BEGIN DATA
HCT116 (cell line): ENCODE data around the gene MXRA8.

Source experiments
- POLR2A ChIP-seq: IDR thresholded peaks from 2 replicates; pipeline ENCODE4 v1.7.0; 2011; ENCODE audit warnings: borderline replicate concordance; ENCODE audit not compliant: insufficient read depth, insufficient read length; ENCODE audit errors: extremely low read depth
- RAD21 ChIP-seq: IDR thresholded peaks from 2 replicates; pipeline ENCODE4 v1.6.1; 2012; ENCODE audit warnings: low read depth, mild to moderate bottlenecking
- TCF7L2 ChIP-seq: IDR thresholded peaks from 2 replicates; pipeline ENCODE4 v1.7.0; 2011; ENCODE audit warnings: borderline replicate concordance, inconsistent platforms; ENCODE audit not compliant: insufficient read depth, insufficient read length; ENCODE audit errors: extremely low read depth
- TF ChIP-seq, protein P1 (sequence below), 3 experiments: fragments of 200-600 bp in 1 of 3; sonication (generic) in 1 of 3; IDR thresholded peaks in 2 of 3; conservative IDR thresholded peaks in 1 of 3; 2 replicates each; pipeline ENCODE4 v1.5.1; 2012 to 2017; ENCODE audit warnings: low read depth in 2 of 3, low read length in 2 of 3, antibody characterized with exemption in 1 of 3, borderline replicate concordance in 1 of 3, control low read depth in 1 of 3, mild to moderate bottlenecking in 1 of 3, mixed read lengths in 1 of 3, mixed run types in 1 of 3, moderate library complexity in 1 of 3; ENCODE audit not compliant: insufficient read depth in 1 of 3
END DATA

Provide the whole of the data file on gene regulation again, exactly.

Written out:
HCT116 (cell line): ENCODE data around the gene MXRA8.

Source experiments
- POLR2A ChIP-seq: IDR thresholded peaks from 2 replicates; pipeline ENCODE4 v1.7.0; 2011; ENCODE audit warnings: borderline replicate concordance; ENCODE audit not compliant: insufficient read depth, insufficient read length; ENCODE audit errors: extremely low read depth
- RAD21 ChIP-seq: IDR thresholded peaks from 2 replicates; pipeline ENCODE4 v1.6.1; 2012; ENCODE audit warnings: low read depth, mild to moderate bottlenecking
- TCF7L2 ChIP-seq: IDR thresholded peaks from 2 replicates; pipeline ENCODE4 v1.7.0; 2011; ENCODE audit warnings: borderline replicate concordance, inconsistent platforms; ENCODE audit not compliant: insufficient read depth, insufficient read length; ENCODE audit errors: extremely low read depth
- TF ChIP-seq, protein P1 (sequence below), 3 experiments: fragments of 200-600 bp in 1 of 3; sonication (generic) in 1 of 3; IDR thresholded peaks in 2 of 3; conservative IDR thresholded peaks in 1 of 3; 2 replicates each; pipeline ENCODE4 v1.5.1; 2012 to 2017; ENCODE audit warnings: low read depth in 2 of 3, low read length in 2 of 3, antibody characterized with exemption in 1 of 3, borderline replicate concordance in 1 of 3, control low read depth in 1 of 3, mild to moderate bottlenecking in 1 of 3, mixed read lengths in 1 of 3, mixed run types in 1 of 3, moderate library complexity in 1 of 3; ENCODE audit not compliant: insufficient read depth in 1 of 3